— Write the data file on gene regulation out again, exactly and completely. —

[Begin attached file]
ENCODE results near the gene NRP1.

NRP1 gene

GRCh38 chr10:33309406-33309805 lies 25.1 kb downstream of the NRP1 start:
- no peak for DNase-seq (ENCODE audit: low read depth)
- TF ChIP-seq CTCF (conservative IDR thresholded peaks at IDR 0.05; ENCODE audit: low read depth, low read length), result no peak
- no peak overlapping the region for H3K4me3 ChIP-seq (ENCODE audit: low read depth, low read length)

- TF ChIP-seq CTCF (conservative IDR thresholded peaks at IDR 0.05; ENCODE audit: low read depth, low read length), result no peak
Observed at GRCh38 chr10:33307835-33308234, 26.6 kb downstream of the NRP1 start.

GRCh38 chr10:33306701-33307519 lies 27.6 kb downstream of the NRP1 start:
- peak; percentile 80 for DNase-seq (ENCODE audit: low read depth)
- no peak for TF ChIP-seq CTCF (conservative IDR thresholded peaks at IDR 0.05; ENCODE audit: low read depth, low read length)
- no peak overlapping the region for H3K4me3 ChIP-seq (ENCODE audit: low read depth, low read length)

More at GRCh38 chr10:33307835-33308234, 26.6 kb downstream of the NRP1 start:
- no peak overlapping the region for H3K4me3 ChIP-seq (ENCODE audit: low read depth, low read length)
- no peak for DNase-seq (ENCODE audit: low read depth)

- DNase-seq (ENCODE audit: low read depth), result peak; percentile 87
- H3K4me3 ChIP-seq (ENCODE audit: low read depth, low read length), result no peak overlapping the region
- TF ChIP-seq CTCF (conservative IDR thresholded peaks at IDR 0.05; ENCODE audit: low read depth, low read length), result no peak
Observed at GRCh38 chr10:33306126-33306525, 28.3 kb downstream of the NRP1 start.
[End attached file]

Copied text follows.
ENCODE results near the gene NRP1.

NRP1 gene

GRCh38 chr10:33309406-33309805 lies 25.1 kb downstream of the NRP1 start:
- no peak for DNase-seq (ENCODE audit: low read depth)
- TF ChIP-seq CTCF (conservative IDR thresholded peaks at IDR 0.05; ENCODE audit: low read depth, low read length), result no peak
- no peak overlapping the region for H3K4me3 ChIP-seq (ENCODE audit: low read depth, low read length)

- TF ChIP-seq CTCF (conservative IDR thresholded peaks at IDR 0.05; ENCODE audit: low read depth, low read length), result no peak
Observed at GRCh38 chr10:33307835-33308234, 26.6 kb downstream of the NRP1 start.

GRCh38 chr10:33306701-33307519 lies 27.6 kb downstream of the NRP1 start:
- peak; percentile 80 for DNase-seq (ENCODE audit: low read depth)
- no peak for TF ChIP-seq CTCF (conservative IDR thresholded peaks at IDR 0.05; ENCODE audit: low read depth, low read length)
- no peak overlapping the region for H3K4me3 ChIP-seq (ENCODE audit: low read depth, low read length)

More at GRCh38 chr10:33307835-33308234, 26.6 kb downstream of the NRP1 start:
- no peak overlapping the region for H3K4me3 ChIP-seq (ENCODE audit: low read depth, low read length)
- no peak for DNase-seq (ENCODE audit: low read depth)

- DNase-seq (ENCODE audit: low read depth), result peak; percentile 87
- H3K4me3 ChIP-seq (ENCODE audit: low read depth, low read length), result no peak overlapping the region
- TF ChIP-seq CTCF (conservative IDR thresholded peaks at IDR 0.05; ENCODE audit: low read depth, low read length), result no peak
Observed at GRCh38 chr10:33306126-33306525, 28.3 kb downstream of the NRP1 start.